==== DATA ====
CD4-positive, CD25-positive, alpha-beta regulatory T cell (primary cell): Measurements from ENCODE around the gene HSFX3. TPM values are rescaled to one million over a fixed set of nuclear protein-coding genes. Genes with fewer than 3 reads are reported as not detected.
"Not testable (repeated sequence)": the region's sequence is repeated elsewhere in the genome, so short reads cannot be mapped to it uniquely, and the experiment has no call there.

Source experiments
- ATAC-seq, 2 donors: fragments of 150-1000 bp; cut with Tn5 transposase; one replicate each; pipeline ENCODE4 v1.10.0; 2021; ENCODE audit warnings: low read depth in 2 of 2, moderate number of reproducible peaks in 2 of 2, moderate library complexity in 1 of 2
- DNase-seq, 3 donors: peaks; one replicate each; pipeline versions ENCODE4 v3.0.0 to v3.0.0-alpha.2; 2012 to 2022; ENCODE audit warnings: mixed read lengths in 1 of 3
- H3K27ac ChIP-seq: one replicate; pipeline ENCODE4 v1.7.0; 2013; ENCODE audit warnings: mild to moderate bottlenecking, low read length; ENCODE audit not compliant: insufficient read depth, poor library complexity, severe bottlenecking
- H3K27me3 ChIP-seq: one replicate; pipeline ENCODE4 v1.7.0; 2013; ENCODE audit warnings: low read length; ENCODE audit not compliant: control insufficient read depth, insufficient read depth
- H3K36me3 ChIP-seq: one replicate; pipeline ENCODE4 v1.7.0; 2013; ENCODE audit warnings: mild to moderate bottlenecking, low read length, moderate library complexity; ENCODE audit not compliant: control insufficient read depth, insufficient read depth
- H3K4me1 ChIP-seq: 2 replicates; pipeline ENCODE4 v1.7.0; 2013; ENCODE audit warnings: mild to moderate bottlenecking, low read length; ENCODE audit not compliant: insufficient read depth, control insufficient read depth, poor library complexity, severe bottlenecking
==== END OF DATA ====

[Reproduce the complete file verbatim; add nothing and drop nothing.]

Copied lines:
CD4-positive, CD25-positive, alpha-beta regulatory T cell (primary cell): Measurements from ENCODE around the gene HSFX3. TPM values are rescaled to one million over a fixed set of nuclear protein-coding genes. Genes with fewer than 3 reads are reported as not detected.
"Not testable (repeated sequence)": the region's sequence is repeated elsewhere in the genome, so short reads cannot be mapped to it uniquely, and the experiment has no call there.

Source experiments
- ATAC-seq, 2 donors: fragments of 150-1000 bp; cut with Tn5 transposase; one replicate each; pipeline ENCODE4 v1.10.0; 2021; ENCODE audit warnings: low read depth in 2 of 2, moderate number of reproducible peaks in 2 of 2, moderate library complexity in 1 of 2
- DNase-seq, 3 donors: peaks; one replicate each; pipeline versions ENCODE4 v3.0.0 to v3.0.0-alpha.2; 2012 to 2022; ENCODE audit warnings: mixed read lengths in 1 of 3
- H3K27ac ChIP-seq: one replicate; pipeline ENCODE4 v1.7.0; 2013; ENCODE audit warnings: mild to moderate bottlenecking, low read length; ENCODE audit not compliant: insufficient read depth, poor library complexity, severe bottlenecking
- H3K27me3 ChIP-seq: one replicate; pipeline ENCODE4 v1.7.0; 2013; ENCODE audit warnings: low read length; ENCODE audit not compliant: control insufficient read depth, insufficient read depth
- H3K36me3 ChIP-seq: one replicate; pipeline ENCODE4 v1.7.0; 2013; ENCODE audit warnings: mild to moderate bottlenecking, low read length, moderate library complexity; ENCODE audit not compliant: control insufficient read depth, insufficient read depth
- H3K4me1 ChIP-seq: 2 replicates; pipeline ENCODE4 v1.7.0; 2013; ENCODE audit warnings: mild to moderate bottlenecking, low read length; ENCODE audit not compliant: insufficient read depth, control insufficient read depth, poor library complexity, severe bottlenecking